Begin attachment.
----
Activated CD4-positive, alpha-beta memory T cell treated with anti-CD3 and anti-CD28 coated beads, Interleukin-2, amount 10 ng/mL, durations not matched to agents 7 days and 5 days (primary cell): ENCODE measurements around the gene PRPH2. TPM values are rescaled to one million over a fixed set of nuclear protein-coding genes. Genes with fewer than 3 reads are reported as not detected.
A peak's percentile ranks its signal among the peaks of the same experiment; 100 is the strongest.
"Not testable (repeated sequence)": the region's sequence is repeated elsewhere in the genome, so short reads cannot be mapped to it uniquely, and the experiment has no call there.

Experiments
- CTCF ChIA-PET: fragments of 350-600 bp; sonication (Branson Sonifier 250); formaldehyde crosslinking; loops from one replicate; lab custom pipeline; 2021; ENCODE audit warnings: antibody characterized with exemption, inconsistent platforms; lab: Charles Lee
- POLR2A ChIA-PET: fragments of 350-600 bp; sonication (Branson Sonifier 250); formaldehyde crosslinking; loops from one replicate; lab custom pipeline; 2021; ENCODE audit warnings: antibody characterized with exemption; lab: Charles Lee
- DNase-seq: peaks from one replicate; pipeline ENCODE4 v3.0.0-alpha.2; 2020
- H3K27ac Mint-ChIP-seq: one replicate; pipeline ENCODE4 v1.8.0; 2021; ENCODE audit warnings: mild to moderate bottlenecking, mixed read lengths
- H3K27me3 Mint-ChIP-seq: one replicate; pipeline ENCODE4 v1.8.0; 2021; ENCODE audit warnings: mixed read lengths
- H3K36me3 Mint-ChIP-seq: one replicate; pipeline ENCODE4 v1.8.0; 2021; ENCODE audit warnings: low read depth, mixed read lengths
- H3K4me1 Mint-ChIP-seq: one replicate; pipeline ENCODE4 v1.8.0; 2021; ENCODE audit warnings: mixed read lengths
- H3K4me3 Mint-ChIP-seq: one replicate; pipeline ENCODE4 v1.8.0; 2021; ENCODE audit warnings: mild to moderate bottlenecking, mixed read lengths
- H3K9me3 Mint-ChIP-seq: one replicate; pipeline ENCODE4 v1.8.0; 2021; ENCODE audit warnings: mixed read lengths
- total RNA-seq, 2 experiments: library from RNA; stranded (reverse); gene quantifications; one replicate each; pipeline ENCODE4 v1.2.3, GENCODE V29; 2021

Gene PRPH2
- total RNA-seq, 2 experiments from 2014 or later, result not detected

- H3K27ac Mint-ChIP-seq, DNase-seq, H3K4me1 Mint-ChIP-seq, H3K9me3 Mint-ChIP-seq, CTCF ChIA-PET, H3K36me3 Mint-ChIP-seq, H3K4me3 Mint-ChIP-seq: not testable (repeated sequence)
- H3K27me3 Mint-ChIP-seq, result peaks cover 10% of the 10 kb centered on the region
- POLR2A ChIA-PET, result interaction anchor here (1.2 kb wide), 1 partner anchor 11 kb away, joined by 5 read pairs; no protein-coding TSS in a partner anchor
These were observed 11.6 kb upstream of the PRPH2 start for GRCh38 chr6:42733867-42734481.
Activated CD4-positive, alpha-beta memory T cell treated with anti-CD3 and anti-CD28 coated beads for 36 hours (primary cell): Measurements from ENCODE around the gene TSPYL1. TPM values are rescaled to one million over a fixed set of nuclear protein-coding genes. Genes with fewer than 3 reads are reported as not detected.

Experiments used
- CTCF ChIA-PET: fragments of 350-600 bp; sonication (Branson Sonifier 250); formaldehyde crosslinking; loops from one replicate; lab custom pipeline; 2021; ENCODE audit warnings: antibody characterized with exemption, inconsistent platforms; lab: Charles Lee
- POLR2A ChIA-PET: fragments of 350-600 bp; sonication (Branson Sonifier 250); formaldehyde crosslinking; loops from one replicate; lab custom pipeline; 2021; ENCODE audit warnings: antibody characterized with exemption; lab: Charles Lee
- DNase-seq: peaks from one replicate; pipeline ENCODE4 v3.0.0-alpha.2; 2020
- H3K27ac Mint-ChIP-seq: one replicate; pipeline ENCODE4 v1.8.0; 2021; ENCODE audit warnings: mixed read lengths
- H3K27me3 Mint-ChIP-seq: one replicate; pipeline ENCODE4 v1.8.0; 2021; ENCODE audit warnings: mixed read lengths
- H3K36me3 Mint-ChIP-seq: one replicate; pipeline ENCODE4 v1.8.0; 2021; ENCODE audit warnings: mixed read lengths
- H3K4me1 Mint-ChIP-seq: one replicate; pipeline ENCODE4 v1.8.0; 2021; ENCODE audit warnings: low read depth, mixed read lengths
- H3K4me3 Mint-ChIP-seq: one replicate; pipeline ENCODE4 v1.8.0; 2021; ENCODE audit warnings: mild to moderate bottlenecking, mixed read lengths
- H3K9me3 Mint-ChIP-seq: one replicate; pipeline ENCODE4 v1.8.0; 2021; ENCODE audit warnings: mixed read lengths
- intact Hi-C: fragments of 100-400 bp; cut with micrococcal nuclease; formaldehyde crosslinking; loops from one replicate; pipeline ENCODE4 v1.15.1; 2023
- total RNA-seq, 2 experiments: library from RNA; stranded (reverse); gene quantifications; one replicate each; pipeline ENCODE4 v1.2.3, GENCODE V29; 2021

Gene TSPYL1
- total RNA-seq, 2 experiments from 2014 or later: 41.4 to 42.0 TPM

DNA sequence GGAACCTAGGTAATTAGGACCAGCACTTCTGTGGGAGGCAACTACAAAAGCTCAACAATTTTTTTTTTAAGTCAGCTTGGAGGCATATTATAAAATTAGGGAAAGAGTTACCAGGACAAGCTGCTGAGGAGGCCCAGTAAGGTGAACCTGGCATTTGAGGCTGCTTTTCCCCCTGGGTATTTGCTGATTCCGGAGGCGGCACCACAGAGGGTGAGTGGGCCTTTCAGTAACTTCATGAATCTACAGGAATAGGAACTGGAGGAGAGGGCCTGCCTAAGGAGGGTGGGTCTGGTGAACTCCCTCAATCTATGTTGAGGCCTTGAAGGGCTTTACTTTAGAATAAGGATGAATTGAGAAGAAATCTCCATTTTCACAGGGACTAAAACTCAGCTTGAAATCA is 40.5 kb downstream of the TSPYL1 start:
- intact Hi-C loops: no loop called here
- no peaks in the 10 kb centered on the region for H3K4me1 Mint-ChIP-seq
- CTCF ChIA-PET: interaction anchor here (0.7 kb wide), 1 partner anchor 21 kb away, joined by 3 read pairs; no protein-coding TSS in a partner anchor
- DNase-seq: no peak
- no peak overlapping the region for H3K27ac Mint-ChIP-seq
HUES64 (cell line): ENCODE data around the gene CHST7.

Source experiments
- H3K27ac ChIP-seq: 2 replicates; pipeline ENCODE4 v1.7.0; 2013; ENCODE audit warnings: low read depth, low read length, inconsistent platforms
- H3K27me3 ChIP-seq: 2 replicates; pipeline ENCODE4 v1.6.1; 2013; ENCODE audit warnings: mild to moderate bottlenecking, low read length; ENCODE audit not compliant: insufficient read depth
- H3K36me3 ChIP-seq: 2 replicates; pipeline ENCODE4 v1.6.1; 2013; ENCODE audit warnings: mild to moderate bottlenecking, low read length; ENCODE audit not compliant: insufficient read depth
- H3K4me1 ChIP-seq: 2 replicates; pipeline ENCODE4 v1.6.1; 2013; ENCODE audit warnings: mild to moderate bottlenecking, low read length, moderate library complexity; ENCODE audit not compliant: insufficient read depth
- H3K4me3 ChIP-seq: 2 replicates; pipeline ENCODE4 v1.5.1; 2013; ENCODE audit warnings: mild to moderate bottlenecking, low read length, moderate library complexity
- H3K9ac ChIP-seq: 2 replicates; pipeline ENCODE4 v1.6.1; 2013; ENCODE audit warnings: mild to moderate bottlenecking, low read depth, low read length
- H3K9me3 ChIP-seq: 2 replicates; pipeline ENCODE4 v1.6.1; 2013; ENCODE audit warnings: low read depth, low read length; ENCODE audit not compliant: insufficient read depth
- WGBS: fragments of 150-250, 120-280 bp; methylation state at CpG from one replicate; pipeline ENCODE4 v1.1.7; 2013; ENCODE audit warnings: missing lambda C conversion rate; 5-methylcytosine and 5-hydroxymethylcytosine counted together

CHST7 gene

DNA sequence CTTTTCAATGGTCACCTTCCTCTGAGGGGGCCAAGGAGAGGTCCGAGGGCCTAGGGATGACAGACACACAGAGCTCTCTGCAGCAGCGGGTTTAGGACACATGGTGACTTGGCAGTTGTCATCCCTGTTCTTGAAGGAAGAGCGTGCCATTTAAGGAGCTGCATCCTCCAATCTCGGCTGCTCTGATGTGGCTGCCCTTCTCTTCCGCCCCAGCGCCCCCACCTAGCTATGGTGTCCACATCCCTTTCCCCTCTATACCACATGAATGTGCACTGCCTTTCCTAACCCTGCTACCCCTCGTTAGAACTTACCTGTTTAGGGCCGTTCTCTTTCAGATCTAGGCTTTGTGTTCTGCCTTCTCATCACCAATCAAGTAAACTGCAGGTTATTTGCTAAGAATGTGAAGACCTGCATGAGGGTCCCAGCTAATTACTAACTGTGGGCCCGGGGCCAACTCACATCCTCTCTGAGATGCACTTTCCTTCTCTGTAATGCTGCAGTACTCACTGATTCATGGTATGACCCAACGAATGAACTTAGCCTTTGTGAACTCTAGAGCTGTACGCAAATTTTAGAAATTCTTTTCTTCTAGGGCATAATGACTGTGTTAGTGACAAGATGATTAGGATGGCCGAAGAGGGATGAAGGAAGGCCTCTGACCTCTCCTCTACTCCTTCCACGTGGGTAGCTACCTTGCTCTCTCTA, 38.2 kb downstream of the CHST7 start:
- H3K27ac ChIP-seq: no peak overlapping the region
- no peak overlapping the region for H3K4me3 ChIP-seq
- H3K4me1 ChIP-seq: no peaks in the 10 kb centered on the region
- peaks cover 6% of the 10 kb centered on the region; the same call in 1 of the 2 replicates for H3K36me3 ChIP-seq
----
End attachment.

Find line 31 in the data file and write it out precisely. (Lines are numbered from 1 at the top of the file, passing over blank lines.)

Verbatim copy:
- H3K9me3 Mint-ChIP-seq: one replicate; pipeline ENCODE4 v1.8.0; 2021; ENCODE audit warnings: mixed read lengths